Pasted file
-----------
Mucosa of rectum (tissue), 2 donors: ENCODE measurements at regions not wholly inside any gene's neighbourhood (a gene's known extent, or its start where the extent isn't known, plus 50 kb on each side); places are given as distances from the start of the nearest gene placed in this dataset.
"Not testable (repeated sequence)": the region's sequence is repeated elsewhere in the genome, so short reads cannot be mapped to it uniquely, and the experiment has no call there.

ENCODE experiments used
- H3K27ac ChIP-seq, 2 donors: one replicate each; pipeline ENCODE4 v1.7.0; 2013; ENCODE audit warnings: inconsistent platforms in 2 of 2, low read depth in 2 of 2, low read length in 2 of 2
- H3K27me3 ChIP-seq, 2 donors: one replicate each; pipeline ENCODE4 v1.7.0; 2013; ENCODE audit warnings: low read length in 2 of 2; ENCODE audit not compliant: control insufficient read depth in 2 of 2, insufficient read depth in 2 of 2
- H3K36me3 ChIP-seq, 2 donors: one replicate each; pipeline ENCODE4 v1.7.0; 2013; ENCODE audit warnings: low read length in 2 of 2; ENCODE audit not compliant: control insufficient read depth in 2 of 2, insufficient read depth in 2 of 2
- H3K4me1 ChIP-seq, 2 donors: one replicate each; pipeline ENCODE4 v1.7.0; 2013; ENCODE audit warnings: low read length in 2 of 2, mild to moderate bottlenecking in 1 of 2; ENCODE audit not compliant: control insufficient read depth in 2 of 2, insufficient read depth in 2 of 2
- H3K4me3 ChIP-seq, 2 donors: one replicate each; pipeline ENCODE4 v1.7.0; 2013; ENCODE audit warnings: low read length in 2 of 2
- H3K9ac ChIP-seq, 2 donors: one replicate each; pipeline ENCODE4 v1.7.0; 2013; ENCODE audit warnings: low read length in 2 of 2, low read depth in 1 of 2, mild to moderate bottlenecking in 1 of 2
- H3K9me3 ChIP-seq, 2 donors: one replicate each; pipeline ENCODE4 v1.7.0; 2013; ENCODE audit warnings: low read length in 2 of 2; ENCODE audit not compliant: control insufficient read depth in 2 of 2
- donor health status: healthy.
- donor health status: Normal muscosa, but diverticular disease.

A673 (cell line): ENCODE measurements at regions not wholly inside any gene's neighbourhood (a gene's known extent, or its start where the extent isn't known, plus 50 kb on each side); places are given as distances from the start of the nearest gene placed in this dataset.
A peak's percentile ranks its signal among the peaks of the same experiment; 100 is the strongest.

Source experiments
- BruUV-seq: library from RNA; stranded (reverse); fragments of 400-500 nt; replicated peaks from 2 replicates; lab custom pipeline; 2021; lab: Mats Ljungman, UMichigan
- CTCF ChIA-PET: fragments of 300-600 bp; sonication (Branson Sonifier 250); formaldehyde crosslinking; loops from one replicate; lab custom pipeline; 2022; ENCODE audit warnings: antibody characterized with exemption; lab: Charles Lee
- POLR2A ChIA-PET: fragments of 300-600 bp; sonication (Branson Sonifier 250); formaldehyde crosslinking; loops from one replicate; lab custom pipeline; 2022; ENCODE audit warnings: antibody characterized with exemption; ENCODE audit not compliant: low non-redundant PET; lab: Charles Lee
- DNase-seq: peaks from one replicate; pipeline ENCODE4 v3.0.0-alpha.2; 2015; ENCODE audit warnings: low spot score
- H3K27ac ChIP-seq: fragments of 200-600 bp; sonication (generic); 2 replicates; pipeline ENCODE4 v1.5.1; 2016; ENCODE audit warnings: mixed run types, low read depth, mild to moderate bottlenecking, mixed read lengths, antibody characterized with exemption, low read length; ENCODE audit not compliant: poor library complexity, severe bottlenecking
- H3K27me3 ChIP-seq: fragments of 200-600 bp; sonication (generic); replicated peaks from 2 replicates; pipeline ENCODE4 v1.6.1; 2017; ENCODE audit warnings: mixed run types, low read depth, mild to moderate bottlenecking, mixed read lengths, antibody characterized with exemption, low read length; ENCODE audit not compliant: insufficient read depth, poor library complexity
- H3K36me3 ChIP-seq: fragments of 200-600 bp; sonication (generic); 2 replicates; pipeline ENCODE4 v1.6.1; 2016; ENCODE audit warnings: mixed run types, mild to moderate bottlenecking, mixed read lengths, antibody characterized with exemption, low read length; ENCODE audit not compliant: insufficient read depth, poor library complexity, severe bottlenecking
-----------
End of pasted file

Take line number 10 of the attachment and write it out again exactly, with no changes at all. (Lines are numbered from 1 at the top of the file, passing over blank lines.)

- H3K9me3 ChIP-seq, 2 donors: one replicate each; pipeline ENCODE4 v1.7.0; 2013; ENCODE audit warnings: low read length in 2 of 2; ENCODE audit not compliant: control insufficient read depth in 2 of 2